Here and There: Culture Shock


Though Vietnam is reminiscent of Taiwan, an overwhelming amount of scooters fills the streets. Photo by Andrea Sun

By Andrea Sun

Awhile ago, I overheard my parents detailing our move to the Philippines to another family. Curious to see their point of view of our two year detour from life in America, I paid attention to what they were saying and I was surprised by what I heard.

My mom described the shock she experienced the first time she ever went to the Philippines. The streets were full of cars that conveniently ignored traffic laws and cardboard houses lined the side of rivers along the roads. Empty spaces in Manila, the capital, was filled with people, houses and litter.

Over the mid-year break, my family went to Vietnam and Cambodia. While Vietnam reminded me of my home country, Taiwan, I found Cambodia to be significantly different from most other countries I had been to. In some ways, the poverty in Cambodia and Philippines were comparable: people lived in any empty space they could find, there were very few “developed” buildings and children ran around the streets with dirty or stained clothes.

However, countries are not comparable because each country has its own history and culture, setting its accomplishments and problems completely apart from each other. Despite the poverty both being evident, the culture is what set apart the two.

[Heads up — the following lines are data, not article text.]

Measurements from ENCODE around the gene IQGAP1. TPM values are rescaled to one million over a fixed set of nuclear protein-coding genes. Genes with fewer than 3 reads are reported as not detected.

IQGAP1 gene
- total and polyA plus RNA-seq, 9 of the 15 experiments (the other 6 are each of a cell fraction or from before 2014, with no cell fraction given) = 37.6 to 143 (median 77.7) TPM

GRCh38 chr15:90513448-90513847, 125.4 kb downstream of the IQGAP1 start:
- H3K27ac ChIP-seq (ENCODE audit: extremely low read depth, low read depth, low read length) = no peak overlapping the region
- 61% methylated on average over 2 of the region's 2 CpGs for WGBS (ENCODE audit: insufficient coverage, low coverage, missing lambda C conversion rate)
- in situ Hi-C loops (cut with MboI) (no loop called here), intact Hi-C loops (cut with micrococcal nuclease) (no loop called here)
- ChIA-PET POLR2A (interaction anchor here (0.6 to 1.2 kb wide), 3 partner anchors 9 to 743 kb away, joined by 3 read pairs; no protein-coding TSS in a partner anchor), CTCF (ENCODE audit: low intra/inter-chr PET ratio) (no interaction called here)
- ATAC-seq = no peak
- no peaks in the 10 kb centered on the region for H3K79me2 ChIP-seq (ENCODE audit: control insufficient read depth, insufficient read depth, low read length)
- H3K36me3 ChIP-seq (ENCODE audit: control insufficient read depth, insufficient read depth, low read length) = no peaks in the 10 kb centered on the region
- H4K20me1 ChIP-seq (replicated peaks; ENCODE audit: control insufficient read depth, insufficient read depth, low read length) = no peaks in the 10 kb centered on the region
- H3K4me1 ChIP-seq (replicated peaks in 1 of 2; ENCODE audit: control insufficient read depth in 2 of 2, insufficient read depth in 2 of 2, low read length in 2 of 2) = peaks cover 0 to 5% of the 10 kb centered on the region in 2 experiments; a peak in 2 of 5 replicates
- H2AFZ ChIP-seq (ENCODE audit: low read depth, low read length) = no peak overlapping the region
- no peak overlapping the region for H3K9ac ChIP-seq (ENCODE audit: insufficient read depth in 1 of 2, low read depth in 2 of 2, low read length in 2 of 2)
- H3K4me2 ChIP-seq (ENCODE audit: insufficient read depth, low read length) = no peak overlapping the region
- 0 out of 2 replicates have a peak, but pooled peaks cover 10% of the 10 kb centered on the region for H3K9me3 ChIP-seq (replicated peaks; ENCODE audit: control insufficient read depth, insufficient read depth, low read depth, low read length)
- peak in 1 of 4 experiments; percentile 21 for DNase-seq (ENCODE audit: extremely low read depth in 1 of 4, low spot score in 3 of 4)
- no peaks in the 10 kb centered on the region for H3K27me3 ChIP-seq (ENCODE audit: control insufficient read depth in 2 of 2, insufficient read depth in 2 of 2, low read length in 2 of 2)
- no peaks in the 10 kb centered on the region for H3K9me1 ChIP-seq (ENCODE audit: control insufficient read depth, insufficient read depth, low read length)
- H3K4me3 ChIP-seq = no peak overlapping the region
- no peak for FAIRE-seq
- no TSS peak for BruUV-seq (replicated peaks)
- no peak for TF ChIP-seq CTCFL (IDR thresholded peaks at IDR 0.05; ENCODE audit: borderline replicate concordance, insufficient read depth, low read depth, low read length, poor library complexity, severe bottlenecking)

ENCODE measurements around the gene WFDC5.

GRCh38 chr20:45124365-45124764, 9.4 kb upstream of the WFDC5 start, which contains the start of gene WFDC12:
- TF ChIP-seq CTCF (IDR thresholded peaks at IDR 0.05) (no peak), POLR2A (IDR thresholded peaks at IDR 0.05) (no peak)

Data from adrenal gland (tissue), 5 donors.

Hence the popular phrase used to describe a feeling of disbelief or unease when entering a foreign place: culture shock.

To some, that may be the same feelings my mother experienced when she first landed in Manila: discomfort, confusion and exasperation.

I cannot blame anyone for feeling this way; culture shock exists because of a difference in environment. These feelings occur because your mind does not know how to handle a new situation that is different than whatever you are used to.

Culture shock does not need to be negative, though. The first time I stepped on the streets of Chicago, the river bank of Venice, the sandy beach of Dubai. A feeling of awe filled me and, though I felt so out of place and foreign, I took a chance on a new scene and culture that was not my own. Typically, I found myself loving it.

And with this last paragraph, I must remind people of the dangers of ignorance. Culture shock exists, yes, and it is natural to feel uncomfortable at times. However, being unwelcome and intolerant of cultures cannot under the clause of “culture shock.” Do not forget that just because you may not like the way people do things, it does not mean that they must change it. Embrace cultures and embrace histories, even if it is difficult. Trust me, it is much easier than being upset all the time.